Uruguay was a spontaneous trip that we decided to do last-minute. Being so close to Buenos Aires, we couldn’t resist a visit for at least the weekend. There are different ways to get to Montevideo over land: from the most expensive direct ferry, to the longest and cheapest bus routes. We opted to meet in the middle. Our journey started on Saturday taking the 9:30 am ferry from Buenos Aires. After 3 hours of a comfortable ride on the La Plata river we arrived at Colonia, Uruguay.
Colonia del Sacramento is a small cute town near the Plata river. Its narrow cobble stoned streets are full of trees and old colonial houses. One thing we noticed immediately was the easy pace of living compared to Buenos Aires. We walked through the Barrio Historico (historical quarter) and stopped for lunch at one of the many restaurants at the bay. After a couple of hours we jumped on a bus to Montevideo.
3 hours later we found ourselves in the capital of Uruguay, Montevideo. We got there just in time for a beautiful sunset and dinner. The next couple of days we explored different areas of Montevideo, especially “Las Ramblas“, the beach board walk. We rented bikes and cruised the streets trying to get to know a bit of the town.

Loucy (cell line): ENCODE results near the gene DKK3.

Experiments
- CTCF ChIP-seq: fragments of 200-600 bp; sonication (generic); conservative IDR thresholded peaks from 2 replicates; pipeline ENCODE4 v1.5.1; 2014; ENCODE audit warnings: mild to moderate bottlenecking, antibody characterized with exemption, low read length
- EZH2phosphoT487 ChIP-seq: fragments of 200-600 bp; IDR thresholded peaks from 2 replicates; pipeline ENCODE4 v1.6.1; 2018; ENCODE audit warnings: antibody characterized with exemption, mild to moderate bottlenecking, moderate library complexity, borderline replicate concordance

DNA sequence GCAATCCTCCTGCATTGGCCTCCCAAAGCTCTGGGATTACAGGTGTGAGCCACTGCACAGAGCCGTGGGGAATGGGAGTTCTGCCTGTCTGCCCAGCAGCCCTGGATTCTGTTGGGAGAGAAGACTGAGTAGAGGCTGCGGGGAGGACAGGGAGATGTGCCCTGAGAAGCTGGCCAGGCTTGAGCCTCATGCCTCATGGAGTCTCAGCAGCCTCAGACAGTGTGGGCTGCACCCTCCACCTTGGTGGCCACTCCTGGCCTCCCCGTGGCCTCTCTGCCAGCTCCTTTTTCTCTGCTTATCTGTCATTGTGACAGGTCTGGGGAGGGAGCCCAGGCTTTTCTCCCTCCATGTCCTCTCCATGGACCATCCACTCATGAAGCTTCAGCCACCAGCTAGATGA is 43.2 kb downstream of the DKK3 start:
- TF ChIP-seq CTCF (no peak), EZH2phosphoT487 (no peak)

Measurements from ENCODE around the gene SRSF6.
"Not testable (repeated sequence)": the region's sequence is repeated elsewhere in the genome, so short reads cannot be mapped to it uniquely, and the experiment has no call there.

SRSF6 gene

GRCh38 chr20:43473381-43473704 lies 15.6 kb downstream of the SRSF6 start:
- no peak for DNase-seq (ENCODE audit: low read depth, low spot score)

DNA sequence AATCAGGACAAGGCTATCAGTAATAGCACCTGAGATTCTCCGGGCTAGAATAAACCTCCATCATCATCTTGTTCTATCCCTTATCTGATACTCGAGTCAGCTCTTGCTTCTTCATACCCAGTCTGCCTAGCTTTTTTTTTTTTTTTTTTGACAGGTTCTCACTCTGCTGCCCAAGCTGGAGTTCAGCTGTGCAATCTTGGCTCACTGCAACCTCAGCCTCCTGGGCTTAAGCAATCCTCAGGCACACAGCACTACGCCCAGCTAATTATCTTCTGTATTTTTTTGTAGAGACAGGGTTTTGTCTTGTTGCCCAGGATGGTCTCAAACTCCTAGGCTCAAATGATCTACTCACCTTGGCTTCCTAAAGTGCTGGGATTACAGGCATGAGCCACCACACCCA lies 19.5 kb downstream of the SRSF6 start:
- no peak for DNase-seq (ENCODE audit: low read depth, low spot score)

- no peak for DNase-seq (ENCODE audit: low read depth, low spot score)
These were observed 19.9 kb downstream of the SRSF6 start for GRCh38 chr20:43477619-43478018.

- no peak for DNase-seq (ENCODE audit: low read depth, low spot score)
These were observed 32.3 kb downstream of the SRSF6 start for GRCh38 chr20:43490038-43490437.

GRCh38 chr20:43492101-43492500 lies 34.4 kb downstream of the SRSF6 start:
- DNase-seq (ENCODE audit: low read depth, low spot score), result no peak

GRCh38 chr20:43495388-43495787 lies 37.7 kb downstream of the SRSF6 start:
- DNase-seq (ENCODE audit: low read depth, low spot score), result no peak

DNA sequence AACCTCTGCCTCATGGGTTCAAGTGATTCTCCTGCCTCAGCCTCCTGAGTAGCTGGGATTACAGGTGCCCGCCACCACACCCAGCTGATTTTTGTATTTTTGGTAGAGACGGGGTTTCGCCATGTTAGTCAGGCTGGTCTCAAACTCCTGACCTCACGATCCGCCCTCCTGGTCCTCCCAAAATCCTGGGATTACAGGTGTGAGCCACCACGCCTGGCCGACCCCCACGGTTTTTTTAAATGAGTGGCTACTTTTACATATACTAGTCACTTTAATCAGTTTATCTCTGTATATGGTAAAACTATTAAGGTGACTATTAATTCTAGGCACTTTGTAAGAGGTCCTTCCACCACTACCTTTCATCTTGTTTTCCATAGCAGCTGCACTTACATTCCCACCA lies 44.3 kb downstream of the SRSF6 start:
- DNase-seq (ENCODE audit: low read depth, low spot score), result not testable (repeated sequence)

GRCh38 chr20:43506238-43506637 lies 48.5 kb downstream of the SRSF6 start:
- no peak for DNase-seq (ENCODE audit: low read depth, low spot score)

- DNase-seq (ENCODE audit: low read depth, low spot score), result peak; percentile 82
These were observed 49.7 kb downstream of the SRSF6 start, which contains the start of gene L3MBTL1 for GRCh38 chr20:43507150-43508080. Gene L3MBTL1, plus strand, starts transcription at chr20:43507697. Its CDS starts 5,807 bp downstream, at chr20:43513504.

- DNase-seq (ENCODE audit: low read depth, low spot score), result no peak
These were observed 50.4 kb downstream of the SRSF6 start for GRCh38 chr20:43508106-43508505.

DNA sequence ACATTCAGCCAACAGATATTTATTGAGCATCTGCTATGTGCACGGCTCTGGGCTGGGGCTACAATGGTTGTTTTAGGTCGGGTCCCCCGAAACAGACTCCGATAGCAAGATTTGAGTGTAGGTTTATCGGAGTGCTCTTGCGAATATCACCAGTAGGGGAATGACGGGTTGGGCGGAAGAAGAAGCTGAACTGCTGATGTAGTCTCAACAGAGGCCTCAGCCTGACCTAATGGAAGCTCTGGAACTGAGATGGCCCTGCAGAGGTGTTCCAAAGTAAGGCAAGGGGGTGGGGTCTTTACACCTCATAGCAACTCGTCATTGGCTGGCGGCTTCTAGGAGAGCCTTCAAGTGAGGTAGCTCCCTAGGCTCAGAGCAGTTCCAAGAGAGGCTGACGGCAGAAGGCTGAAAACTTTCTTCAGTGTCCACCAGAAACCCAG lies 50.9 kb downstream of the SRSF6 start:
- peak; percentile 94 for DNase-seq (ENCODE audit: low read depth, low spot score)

A unique characteristic that most Uruguayans share is drinking mate everywhere (in the park, on the beach, walking in the street, at the hostel, in the stores, literally everywhere). Mate is a sort of tea made with dried herbs steeped in hot water. Everyone walks around carrying their mate cup, which looks like a gourd with a straw, and a thermos of hot water tucked under their armpit to refill.
My usual perception of street and bus performers are people with strong needs for money. In Montevideo I was very surprised to see lots of street singers and performers that, from their appearance, seemed to be average people doing it just for fun. And they were really good!
We took an overnight bus on Monday to our next destination: Puerto Iguazu, Argentina. Pictures of the amazing Iguazu Falls to come!